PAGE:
30 Nov Using Business to Empower
While most of us shake our heads at the world’s problems, social entrepreneurs build businesses to solve them. Riya Sinha, 17, of Palo Alto, California, not only discovered the power of social entrepreneurship, but launched an enterprise that gives women a creative voice—all before graduating from high school.
At the age of 11, Sinha wrote and published Runaway Twins, a book about the escapades of an evil babysitter. A five-year-old girl approached Sinha and told her she was so inspired by Sinha’s book that she wanted to write a novel of her own. At that moment, Sinha saw that creativity could be contagious, and the idea for Fuzia was born.
Fuzia.com is a social media platform that gives girls and women a forum to express themselves through art while offering encouragement to one another. In a world where women are often silenced, “so many have untapped talent and a lot of them just don’t have a way to get it out,” Sinha says. “If we give girls and women the platform to post their work and share, I think it will give them more confidence in who they are.”
The site launched in 2011 as a place for girls to post their writing. In 2015, Sinha overhauled it with a bigger vision in mind. “We wanted a platform for girls to post any creative work that they do,” Sinha says. Among the types of art featured are photographs, videos, collages, crafts, and fashion.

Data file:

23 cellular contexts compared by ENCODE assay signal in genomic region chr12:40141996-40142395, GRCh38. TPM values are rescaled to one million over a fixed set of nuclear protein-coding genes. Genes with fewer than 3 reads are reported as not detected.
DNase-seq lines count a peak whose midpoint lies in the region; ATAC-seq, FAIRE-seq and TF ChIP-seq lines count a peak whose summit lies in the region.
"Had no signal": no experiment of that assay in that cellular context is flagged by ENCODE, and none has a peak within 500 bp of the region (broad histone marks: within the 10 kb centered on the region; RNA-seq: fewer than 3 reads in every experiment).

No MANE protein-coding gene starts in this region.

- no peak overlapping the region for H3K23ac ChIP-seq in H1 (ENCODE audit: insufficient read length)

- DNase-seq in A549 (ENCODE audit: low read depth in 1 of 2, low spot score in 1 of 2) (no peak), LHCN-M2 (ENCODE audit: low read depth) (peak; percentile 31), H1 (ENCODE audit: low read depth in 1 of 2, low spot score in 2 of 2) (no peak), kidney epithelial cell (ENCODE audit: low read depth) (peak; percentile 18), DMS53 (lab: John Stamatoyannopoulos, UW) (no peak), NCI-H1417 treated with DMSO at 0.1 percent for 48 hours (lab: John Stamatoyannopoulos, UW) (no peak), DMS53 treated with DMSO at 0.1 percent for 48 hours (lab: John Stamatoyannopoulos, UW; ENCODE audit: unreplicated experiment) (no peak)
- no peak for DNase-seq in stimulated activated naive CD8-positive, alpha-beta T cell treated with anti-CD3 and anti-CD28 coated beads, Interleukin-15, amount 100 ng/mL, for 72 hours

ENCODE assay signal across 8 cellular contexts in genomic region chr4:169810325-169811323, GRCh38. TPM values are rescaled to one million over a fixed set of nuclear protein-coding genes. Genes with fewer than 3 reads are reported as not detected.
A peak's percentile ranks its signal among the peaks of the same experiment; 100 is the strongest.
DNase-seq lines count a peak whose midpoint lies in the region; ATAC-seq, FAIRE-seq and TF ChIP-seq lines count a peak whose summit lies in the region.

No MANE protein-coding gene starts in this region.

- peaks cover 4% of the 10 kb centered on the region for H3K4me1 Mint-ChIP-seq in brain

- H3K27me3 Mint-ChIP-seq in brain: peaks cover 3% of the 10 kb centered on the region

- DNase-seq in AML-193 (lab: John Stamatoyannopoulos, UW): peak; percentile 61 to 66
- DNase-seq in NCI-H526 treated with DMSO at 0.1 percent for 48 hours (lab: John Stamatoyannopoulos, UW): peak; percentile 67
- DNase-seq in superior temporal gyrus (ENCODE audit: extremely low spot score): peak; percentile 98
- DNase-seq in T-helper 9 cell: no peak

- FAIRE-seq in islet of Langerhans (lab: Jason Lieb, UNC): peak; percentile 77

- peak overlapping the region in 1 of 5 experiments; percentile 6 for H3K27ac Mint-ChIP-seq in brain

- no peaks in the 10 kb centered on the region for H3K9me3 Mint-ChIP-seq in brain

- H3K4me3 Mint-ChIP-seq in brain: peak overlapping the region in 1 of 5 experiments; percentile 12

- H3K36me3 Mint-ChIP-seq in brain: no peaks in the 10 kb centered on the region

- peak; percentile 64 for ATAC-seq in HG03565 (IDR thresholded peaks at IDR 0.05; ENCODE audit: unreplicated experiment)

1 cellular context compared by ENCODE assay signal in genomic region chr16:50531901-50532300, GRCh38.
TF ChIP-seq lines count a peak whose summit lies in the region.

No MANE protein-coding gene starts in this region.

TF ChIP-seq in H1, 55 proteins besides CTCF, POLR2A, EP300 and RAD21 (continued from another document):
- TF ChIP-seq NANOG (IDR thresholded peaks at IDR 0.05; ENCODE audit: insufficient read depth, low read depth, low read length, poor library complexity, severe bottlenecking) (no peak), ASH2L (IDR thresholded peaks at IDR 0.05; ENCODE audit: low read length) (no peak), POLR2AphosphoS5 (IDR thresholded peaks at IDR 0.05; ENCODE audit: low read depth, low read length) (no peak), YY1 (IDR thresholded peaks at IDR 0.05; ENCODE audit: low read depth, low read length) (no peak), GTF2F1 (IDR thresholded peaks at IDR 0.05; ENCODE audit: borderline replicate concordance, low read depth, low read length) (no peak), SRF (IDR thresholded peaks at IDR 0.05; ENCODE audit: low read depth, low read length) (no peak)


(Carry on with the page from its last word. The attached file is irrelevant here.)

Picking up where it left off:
In just a few years, Sinha has grown Fuzia’s audience to include more than 10,000 members and more than 3.5 million social media followers around the globe. In 2017, she was recognized for her vision by receiving the Iconic Teen Entrepreneur and Innovator award at the Women Economic Forum [in Canada].
Eventually, Sinha wants to turn Fuzia into a creative marketplace—a money-making venture not just for herself but for the site’s members. She envisions a place where girls and women can sell their artwork and offer courses on creative techniques. That would give site members a financial foundation to embark on other goals.